Two great events in medieval history – the siege of Malta and the battle of Lepanto – are classically depicted by Roger Crowley in Empires of the Sea (Faber, £20), a panorama of the conflicting interests between Christendom and Islam. This is a crusading book on an epic scale, painted in glorious colours for a wide audience with characters as diverse as the Barbary pirates, the Knights of St John and the Ottoman janissaries.

Over to America and its pioneering days for my second choice, The Great Land (Parker Press, £19.95) by Jeremy Atiyah. Again a broad cultural landcape focusing on how the west coast almost became a Russian possession through colonisation by its otter skin traders. A fascinating story of settlement from Alaska to California, virtually forgotten, and now plucked from the shadows with superb narrative skill.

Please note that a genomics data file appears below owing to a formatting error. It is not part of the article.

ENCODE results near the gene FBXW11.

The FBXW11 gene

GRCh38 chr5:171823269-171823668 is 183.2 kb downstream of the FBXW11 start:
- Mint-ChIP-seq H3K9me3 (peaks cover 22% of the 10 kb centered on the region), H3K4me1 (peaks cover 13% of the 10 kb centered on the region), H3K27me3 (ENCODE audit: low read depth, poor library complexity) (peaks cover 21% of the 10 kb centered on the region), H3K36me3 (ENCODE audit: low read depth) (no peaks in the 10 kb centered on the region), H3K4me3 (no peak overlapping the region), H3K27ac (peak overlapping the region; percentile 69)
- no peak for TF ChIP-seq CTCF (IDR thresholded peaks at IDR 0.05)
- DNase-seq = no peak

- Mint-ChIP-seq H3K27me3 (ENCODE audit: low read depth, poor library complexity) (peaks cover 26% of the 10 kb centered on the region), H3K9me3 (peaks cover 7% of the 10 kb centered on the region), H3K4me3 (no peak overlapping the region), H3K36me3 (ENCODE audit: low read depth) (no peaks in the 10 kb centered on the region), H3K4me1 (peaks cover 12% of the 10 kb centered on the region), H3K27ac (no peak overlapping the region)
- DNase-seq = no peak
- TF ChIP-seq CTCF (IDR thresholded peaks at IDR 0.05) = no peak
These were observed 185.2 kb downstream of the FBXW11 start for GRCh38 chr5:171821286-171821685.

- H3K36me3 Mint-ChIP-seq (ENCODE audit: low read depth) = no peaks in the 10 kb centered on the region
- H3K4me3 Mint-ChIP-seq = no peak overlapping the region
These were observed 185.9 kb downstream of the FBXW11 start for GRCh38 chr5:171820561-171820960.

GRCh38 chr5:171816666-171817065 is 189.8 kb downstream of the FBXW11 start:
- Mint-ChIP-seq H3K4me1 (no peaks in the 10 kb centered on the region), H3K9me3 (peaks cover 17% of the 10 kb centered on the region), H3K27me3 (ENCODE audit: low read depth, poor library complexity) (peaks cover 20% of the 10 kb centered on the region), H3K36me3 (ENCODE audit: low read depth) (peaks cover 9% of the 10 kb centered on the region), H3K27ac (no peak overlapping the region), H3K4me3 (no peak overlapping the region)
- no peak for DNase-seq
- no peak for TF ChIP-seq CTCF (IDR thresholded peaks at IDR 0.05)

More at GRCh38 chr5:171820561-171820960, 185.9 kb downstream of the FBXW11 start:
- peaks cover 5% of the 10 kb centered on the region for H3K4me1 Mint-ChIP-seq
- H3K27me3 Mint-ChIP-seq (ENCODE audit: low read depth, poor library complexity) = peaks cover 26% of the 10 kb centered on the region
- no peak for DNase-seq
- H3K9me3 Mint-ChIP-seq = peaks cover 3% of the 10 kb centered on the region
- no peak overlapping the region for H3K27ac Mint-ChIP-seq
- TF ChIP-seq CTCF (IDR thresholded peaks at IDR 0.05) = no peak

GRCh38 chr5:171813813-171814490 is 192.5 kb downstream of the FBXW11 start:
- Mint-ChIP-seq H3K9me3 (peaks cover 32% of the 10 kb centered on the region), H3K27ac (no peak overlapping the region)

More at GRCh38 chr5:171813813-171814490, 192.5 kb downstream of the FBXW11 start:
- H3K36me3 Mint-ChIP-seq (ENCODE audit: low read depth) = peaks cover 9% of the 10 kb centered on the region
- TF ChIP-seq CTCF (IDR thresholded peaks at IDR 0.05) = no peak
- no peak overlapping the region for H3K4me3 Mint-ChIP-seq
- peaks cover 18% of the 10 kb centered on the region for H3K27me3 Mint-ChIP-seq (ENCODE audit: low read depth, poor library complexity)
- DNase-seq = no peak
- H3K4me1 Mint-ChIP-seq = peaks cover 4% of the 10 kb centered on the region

I have always included in my festive round-up a stunning war book that dwells on the men of courage who made victory possible for Britain in its darkest days. Master Bombers (Grub Street, £20) by Sean Feast is one such book, a dramatic if controversial account of the elite pathfinder squadrons that illuminated targets in the raids over Germany. Its stories of personal heroism in the face of enemy flak and fighters are gripping.